A Tale of Two Cities was only the second book by Charles Dickens that I ever read. In the years since, I’ve read several more but still have always claimed A Tale as my favourite work of Dickens. Re-reading it now, probably a decade or more later, I’m delighted to stay its status as my favourite work of Dickens (and one of my very favourite books) still stands.
A Tale of Two Cities is an absolutely masterful work of writing. It’s heart-wrenching and beautiful and suspenseful and it cuts to the core of human nature and human history in a half dozen different ways. It doesn’t need me to applaud it but I will anyway and will simply say that if you haven’t yet read this book, you really should.
There was a lot I remembered from my previous reading of the book and a lot that I had forgotten. The beginning and end of the novel of course contain some of the most famous lines in English literature. In this reading I was struck by how Dickens portrays the way the revolution tumbles so quickly into corruption and violence. At the beginning, and as a rather left-leaning person, I found it easy to sympathize with the peasants and the movements of the notorious Defarge and Madame Defarge. Dickens pokes fun at the ruling, elite class while also clearly pointing out their excesses, particularly in comparison to the absolutely poverty of the peasants. Early on, even Madame Defarge’s intensity of purpose could be seen as inspiring.
“Well!” said Defarge, with a half-complaining and half-apologetic shrug. “We shall not see the triumph.”
“We shall have helped it,” returned madame, with her extended hand in strong action. “Nothing that we do, is done in vain. I believe, with all my soul, that we shall see the trump. But even if not, even if I knew certainly not, show me the neck of an aristocrat and tyrant, and still I would – “– Charles Dickens, A Tale of Two Cities (pg.165)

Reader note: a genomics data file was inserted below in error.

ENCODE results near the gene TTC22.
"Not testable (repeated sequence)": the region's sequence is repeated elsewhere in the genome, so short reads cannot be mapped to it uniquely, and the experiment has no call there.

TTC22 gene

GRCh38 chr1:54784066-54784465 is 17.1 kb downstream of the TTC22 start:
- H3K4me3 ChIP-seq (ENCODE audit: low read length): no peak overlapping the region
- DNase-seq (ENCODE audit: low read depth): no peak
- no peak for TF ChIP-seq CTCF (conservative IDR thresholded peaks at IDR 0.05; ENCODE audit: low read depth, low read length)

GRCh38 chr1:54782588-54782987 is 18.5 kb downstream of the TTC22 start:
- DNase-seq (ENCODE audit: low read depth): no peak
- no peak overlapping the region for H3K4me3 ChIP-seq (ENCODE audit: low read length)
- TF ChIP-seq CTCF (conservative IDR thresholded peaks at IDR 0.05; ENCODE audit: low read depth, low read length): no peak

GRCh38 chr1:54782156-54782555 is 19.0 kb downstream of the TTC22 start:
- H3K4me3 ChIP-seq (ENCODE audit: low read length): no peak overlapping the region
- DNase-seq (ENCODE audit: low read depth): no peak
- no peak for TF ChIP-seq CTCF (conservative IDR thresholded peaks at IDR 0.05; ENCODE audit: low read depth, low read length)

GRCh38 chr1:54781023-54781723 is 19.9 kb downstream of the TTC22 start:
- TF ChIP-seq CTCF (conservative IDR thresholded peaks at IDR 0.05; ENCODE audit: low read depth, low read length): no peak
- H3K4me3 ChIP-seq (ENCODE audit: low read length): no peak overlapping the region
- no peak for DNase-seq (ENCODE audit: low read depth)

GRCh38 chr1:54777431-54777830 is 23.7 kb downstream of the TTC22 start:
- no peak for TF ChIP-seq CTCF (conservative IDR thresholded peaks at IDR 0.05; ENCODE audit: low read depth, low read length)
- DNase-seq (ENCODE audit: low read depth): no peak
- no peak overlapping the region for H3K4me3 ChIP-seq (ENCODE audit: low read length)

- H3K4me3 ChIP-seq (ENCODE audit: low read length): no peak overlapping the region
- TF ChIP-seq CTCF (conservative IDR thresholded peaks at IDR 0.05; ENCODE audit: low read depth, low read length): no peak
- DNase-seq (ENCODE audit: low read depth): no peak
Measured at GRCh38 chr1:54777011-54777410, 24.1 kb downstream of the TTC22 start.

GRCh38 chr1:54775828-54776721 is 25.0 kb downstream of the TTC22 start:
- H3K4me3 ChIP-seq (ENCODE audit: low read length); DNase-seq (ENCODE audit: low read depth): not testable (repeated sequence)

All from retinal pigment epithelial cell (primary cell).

This, in contrast to the clear evilness of the character of the Marquis who kills a child through carelessness and is incapable of any sympathy. But Dickens doesn’t let us see things as so black and white and slowly but steadily through the novel he develops his characters, showing the complexities of human nature.
And no character has quite so much complexity as that of Sydney Carton. From a modern perspective, Carton might not be quite as scandalous as he would have been to a Dickensian-era reader but it’s still easy to understand that he is not a gentlemanly figure. Looked down upon by all other men, only Lucie seems to have a glimmer of who he is or might be at his core and it is to her that Carton pledges any good in himself.
“And, O my dearest Love!” she urged, clinging nearer to [Charles], laying her head upon his breast, and raising her eyes to his, “remember how strong we are in our happiness, and how weak he is in his misery!”– (pg. 193)
I would be remiss to say that, as with other Dickens heroines, Lucie is sadly still disappointing. She exists at the heart of the novel, acting as inspiration for the men around her from her husband her father to Sydney Carton and the steadfast old Mr. Jarvis Lorry. But she herself is almost nothing. She does nothing for herself, takes no action to save herself or others, and seems entirely satisfied with doing anything and everything that the men around her tell her to do. On the other hand, I had forgotten one of the final scenes of the novel which is a showdown between two women and I did enjoy the absolutely horror and power that Dickens creates in the character of Madame Defarge.